Not an inch of Einstein’s desk is free of paper. Books, manuscripts, magazines, and envelopes are everywhere. The same goes for shelves. One shelf holds neatly arrayed journals, but everywhere are messy piles and piles of paper. – Andrew Tate
This is what Andrew Tate – a creativity and psychology writer – had to say about the snapshot taken of Einstein’s desk after he had died. This famed picture by Time’s photographer Ralph Morse of the world’s greatest mind (Seriously, Google it!) encapsulated Einstein’s approach to his work – scattered, messy, unorganized.
Cue Einstein: “If a cluttered desk if a sign of a cluttered mind, then what are we to think of an empty desk?” Einstein, and any of the world’s creative geniuses of both past and present were unapologetically messy. Nobody would doubt Mark Twain’s creative genius, regardless of how “disorganized” his office may appear, and it is most certainly disorganized. Some of Silicon Valley’s brightest minds insist that clutter breeds creativity, as do countless artists, writers, and other folks with a mean creative streak. But is there anything to the notion that a messy workplace sparks creative juices? Indeed, there are.
Are You A Messy Person? Here’s Why It Might Mean You’re A Creative Genius
Consider this study by psychologist Kathleen Vohs of the University of Minnesota. In her study, Vohs’ researchers meticulously organized one room of their laboratory and completely messed up the other. Research subjects were then given the creative task of thinking up the possible uses of a ping pong ball within a certain timeframe.
While they both constructed roughly the same number of possibilities, folks in the messy room were “far more creative.”
Here is Vohs’ conclusion:
Therefore the people surrounded by tidiness were choosing convention, whereas the people surrounded by messiness were choosing novelty.
With perhaps a bit of skepticism, researchers at Northwestern conducted the exact same test. Here is their conclusion:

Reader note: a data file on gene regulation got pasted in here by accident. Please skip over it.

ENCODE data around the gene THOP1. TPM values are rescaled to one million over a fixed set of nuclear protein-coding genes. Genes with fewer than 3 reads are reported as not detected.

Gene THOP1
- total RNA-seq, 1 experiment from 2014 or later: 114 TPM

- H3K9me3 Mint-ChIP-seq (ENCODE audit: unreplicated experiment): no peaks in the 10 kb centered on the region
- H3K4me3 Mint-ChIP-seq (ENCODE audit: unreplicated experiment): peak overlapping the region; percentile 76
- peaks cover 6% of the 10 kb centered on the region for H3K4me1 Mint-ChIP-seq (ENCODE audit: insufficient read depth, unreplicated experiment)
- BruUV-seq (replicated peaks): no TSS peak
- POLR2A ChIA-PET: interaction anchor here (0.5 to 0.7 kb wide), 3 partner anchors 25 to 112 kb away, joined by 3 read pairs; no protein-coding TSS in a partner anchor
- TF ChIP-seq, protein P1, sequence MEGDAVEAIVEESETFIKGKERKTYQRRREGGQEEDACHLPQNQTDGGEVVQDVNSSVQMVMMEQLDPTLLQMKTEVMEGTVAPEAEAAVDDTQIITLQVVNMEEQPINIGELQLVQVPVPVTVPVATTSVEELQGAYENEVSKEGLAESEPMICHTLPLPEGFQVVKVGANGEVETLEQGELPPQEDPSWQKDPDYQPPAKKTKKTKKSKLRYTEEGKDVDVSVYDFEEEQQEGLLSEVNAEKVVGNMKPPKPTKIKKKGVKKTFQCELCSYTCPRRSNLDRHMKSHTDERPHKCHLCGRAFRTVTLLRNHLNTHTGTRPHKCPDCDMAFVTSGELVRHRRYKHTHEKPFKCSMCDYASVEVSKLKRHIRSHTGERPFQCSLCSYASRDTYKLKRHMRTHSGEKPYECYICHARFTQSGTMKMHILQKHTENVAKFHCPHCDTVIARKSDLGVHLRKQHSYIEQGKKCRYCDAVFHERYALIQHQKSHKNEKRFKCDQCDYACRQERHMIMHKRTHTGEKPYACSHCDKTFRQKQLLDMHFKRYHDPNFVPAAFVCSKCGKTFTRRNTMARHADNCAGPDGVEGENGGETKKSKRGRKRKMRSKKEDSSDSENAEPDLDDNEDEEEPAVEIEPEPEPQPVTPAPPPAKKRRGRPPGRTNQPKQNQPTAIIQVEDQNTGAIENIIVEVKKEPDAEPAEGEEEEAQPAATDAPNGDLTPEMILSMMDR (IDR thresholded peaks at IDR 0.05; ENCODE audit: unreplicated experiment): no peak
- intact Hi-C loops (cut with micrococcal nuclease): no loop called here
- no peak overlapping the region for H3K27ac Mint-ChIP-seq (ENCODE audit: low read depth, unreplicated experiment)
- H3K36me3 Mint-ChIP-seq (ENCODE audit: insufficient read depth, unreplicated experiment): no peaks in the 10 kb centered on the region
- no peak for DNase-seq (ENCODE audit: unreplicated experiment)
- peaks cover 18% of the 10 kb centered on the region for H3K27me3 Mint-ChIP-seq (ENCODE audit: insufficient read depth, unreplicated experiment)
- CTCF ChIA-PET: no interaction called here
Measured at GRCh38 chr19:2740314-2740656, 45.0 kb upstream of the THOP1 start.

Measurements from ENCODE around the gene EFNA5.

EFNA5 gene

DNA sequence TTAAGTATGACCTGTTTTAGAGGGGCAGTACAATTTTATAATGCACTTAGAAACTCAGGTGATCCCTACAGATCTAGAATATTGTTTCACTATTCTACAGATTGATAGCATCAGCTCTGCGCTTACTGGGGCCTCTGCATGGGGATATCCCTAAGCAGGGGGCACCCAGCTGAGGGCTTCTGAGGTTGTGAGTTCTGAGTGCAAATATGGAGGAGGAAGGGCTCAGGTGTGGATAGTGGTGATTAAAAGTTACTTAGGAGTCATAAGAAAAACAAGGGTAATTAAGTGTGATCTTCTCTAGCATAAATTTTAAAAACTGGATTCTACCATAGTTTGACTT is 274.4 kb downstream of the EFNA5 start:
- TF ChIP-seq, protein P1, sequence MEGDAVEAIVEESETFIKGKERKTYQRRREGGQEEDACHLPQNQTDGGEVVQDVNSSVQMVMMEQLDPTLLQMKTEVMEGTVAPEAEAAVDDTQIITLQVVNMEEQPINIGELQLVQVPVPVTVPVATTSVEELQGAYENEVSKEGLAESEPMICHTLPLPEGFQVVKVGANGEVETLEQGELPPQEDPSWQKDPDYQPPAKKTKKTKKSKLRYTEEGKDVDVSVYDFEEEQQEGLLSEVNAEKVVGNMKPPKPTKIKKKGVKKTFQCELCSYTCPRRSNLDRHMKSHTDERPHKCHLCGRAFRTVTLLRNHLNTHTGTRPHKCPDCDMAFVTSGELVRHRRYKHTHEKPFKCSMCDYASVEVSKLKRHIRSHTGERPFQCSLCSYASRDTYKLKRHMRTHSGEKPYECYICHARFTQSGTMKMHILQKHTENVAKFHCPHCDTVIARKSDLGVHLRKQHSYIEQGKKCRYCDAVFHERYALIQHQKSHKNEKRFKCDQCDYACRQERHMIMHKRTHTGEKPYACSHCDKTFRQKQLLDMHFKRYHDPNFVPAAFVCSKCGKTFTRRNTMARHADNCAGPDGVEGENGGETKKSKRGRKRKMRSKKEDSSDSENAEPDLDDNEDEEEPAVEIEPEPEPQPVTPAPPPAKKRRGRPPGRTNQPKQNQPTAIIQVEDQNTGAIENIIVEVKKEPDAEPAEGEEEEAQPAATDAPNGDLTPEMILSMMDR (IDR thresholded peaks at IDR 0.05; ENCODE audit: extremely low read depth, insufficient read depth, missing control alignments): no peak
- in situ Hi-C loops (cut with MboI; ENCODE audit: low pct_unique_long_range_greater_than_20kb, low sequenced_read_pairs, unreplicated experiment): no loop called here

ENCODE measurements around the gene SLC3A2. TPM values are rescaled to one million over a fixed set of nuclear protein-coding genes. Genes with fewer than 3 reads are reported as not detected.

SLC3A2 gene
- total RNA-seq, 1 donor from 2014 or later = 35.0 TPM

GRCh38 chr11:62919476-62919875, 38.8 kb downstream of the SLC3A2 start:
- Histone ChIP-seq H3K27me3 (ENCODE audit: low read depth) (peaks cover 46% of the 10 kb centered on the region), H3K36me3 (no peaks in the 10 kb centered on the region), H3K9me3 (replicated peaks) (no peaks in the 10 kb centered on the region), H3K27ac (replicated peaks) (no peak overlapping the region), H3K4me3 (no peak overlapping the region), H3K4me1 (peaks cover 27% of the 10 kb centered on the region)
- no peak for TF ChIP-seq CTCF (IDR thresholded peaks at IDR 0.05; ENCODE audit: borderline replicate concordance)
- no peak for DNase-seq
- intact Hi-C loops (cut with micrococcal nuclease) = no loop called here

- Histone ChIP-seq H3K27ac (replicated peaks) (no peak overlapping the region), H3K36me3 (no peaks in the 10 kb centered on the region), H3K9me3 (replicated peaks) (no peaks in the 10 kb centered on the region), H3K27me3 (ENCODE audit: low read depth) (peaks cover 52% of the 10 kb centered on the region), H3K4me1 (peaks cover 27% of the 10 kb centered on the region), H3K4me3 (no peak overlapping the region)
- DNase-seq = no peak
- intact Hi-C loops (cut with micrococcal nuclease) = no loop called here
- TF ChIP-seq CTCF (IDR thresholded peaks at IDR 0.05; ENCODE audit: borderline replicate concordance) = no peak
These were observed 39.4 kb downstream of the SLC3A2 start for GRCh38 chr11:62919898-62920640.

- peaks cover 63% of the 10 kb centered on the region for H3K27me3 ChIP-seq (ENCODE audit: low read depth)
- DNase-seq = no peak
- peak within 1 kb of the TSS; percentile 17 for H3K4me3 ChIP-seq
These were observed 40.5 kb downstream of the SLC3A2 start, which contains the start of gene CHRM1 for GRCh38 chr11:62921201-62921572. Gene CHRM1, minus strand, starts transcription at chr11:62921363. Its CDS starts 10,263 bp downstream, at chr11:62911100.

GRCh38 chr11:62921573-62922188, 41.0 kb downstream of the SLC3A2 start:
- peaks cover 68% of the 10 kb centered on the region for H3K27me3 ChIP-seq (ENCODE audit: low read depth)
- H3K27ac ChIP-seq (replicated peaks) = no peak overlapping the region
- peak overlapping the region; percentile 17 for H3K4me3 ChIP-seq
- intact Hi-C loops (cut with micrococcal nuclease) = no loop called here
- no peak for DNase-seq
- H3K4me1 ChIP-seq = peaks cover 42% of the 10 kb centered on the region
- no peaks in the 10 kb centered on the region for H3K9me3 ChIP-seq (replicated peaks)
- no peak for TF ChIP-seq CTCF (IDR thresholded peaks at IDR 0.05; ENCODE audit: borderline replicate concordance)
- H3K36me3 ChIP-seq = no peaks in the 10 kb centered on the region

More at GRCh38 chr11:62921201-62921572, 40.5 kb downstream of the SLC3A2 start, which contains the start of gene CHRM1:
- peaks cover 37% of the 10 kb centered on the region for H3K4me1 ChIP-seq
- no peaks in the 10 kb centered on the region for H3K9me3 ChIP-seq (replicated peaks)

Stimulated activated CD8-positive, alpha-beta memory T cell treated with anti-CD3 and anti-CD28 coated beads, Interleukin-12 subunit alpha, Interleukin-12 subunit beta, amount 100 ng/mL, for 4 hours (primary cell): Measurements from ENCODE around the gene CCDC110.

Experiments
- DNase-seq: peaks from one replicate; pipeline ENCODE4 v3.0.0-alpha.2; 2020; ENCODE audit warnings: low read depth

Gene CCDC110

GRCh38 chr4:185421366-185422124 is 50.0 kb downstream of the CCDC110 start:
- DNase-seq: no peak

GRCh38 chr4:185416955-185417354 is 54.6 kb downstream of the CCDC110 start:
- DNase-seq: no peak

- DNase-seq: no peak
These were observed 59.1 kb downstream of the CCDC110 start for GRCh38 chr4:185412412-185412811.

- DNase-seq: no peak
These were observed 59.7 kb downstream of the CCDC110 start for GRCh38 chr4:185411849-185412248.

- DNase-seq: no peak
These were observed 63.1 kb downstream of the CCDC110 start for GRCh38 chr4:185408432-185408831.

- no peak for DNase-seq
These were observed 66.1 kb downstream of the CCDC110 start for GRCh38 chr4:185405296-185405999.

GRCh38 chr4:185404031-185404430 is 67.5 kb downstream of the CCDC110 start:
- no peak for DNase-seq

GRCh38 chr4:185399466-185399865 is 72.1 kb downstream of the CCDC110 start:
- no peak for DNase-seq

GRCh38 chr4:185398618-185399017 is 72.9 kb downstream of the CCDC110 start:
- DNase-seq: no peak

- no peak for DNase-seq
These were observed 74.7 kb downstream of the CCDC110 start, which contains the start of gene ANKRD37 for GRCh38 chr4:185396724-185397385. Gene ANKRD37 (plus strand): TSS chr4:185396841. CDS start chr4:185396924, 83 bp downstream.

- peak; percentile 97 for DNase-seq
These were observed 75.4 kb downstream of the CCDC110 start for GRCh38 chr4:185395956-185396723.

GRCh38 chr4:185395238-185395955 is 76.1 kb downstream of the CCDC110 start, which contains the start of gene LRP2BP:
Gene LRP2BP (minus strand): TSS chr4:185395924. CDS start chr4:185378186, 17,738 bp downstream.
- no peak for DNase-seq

They found people in messy rooms drew more creativity and were quicker at solving creative problems.
Why is this?
Piggybacking off of Northwestern University’s study, it all comes down to “irrelevant” sensory information and allowing the individual to focus more on the task at hand. More specifically, that creative talent has a strong association with the reduced ability to filter this information and allow for more unconventional thinking processes.
In other words, conventional thinking is perhaps best achieved with a tidy approach, but unconventional (read: creative) processes originate from a sense of disorder, uninhibited by the socially-acceptable traits of organization and meticulousness.
Creative people have the very rare ability to produce something out of a mess of ideas. Thomas Edison, undoubtedly one of history’s greatest creative minds once said:
“To invent, you need a good imagination and a pile of junk.”
For those of us with a creative streak, this quote by Edison is certainly relatable. Creative geniuses are not only prone to sense of disorder… they feast off of it.
The world around us seems to be an organized, structured entity that invites a minimalist approach – something that is not very conducive to dreaming or novelty. Not to mention, it’s flat-out unexciting.